To go fishing for trout with a slip sinker rig, you need to tie your line to a proper sliding sinker and swivel. Using this in combination with a floating bait allows you to target trout near the bottom of the lake.
While there are plenty of rigging options for fishing trout, a slip sinker rig offers works well when used in a lake. Keep reading to learn why it works so well, what to consider when choosing equipment, and how you can make this method work for you.
Why Trout Fish in a Lake with a Slip Sinker Rig?
A slip sinker rig is not only one of the most common and useful rigs to master, but it works perfectly for fishing for trout at the bottom of a lake.
Trout, like most other fish, don’t have eyelids, and they like to hang out close to the bottom of a lake, pond, or stock tank to protect their eyes. This is especially true in areas with high sunlight and little shade.
When you’re using this rig, it’s easy to cast it out and allow it to settle for both passive and active fishing. You can use it for both stationary and bottom fishing, and it works well with free swimming and floating baits.
A slip sinker rig holds the bait in place but doesn’t drag it to the bottom, so fish have more confidence in approaching it. They can take the bait and split without meeting resistance, increasing the chances of sinking the hook.
A slip sinker rig is generally easy to figure out, but you may need to test out different sinkers and bait options. You should also consider what you want to do while casting this rig. After some trial and error, you can apply it to plenty of situations, including trout fishing in a lake.
Most slip sinker rigs use:
A ⅛ or ¼ oz sliding sinker
A barrel swivel
There are plenty of sinker varieties to choose from, both mobile and static. Most slip sinker rigs use something that can glide along the bottom of the lake, like an egg weight. Static sinkers, like a pyramid, will keep your bait in one place.
The barrel swivel allows the bait to move naturally through the water, and it’s an essential part of the rig. You can replace this with a split shot, but it weakens the line.
Carolina rigs use a bead to prevent the weight from slamming into the swivel when you retrieve your catch. This protects the knot on the swivel from damage, and it’s beneficial for more active fishing situations.
Floating bait is essential for trout fishing in a lake with a slip sinker rig. Smaller minnows hooked through the lip work well for live bait, but you can also use powerbait or worms injected with air to prevent the bait from falling to the lade bed.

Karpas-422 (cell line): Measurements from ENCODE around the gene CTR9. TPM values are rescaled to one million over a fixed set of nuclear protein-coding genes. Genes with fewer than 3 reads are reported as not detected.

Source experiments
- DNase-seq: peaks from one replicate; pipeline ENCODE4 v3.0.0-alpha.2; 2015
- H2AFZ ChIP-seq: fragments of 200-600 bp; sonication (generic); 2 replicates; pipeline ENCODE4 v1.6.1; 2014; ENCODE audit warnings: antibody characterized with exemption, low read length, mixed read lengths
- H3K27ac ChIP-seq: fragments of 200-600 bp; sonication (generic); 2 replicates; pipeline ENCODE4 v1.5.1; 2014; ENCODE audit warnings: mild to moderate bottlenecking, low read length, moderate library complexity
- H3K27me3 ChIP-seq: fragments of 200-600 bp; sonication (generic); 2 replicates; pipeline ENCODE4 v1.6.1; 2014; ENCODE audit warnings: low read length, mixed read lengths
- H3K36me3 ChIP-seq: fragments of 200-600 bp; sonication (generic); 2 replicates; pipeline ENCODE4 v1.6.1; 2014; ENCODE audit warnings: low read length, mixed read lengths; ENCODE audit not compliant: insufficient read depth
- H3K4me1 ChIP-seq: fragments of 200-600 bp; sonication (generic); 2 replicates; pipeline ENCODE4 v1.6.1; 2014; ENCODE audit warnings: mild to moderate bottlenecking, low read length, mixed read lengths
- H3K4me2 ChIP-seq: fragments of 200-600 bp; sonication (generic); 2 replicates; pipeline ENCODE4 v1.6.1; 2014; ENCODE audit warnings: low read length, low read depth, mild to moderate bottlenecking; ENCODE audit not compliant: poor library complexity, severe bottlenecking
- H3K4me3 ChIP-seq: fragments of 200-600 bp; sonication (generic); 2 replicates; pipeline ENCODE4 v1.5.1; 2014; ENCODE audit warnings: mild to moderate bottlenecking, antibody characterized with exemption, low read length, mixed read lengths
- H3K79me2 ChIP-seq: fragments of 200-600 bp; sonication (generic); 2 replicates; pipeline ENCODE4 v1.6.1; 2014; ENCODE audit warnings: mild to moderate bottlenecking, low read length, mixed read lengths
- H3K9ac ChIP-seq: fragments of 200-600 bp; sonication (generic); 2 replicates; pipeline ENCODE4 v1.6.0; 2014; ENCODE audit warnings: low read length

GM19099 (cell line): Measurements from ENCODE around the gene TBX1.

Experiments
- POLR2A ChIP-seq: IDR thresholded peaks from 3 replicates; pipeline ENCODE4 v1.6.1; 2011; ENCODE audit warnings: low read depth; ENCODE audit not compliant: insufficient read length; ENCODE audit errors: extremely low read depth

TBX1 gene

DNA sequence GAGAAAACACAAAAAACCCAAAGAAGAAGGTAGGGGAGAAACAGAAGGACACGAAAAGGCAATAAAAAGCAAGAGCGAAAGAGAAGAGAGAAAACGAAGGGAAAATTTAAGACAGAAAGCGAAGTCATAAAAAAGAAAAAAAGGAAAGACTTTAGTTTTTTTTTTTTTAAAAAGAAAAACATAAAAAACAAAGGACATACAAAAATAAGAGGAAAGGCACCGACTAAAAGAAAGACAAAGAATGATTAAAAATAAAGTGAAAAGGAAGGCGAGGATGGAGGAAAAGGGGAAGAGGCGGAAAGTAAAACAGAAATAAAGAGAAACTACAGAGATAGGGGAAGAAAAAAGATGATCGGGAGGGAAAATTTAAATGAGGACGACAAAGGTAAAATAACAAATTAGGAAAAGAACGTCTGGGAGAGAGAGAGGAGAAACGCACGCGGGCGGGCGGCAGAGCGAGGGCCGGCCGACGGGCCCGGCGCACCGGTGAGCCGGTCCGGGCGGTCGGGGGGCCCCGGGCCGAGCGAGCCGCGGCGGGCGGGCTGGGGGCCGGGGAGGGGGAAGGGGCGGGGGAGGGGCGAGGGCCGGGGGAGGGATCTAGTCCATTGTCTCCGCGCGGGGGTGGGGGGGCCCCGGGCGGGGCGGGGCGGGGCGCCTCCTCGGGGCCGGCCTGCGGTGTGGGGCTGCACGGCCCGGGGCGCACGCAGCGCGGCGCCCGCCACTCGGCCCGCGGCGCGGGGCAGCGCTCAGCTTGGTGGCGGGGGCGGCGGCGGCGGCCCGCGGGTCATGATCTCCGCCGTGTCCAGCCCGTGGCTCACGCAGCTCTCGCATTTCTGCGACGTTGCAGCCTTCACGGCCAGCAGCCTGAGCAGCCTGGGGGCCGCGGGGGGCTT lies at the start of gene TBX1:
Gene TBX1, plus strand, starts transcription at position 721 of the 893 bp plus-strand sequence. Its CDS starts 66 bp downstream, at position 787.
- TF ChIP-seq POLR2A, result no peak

When to Use a Slip Sinker Rig for Trout Fishing in a Lake
Most lakes hold trout in water that’s deeper than 5 to 10 feet, and a slip sinker rig works well here. You can use it easily from the shore by casting it far, and the versatile rig covers quite a bit of water.
You want to use this when you anticipate most of your population to be at the bottom of the lake. This happens more often in bright conditions where the fish won’t have much relief from the light. Slip sinker rigs help you out in weedy areas where the fish have more choice over the depth at which they feed.
How to Make a Slip Sinker Rig for Trout Fishing in a Lake
There are two forms of slip sinker rigs you can use when trout fishing in a lake, and there isn’t much difference between the two.
Standard Slip Sinker Rig
A standard slip sinker rig involves threading a sliding sinker (usually a ¼ oz bullet or egg) to your main line. You then tie the line to a barrel swivel, and then attach a leader to the other end that attaches to your hook.
Hook size depends more so on what bait you’re using (i.e. sizes 8 to 12 for minnows).
A Carolina rig involves a similar setup. You thread your main line through a sliding sinker, then thread that line through a bead before tying it to your swivel or snap swivel. Plastic beads work fine, but more expensive rubber ones offer more protection.
You usually use a Carolina rig over the standard setup if you’re fishing actively or expect larger fish.
Slip Sinker Rig Without a Swivel
You can modify either of these rigs for use without a swivel by pinching a split shot between your hook and slip sinker. The sinker can’t pass the split shot, but you weaken your line significantly when you pinch it.
In most cases, it makes more sense to invest in the swivel.
Using Slip Sinker Rigs to Trout Fish in a Lake
Using a slip sinker rig leans toward passive fishing. You can cast your line in a promising spot and then sit and wait for a bite, checking regularly to ensure the bait is still on the hook.
Carolina rigs are used more often for fishing actively while using a floating lure. After casting your line, let it sink to the bottom and then retrieve it with a jigging motion.
If you’re not having any luck, you can adjust your line to achieve a different depth so the bait floats higher or lower. Navigating around weeds at the bottom of the lake can help you target fish feeding at different levels.
A slip sinker rig may be the only one you need for trout fishing in a lake. It meets the trout where they’re most likely to be, and it offers you plenty of lenience in terms of how actively you fish and where the bait ends up.
Prepare to spend some time and money figuring out which bait and sinkers work best for how you fish and you are. There’s a slight learning curve from traditional bobber fishing, but it’s bound to pay off.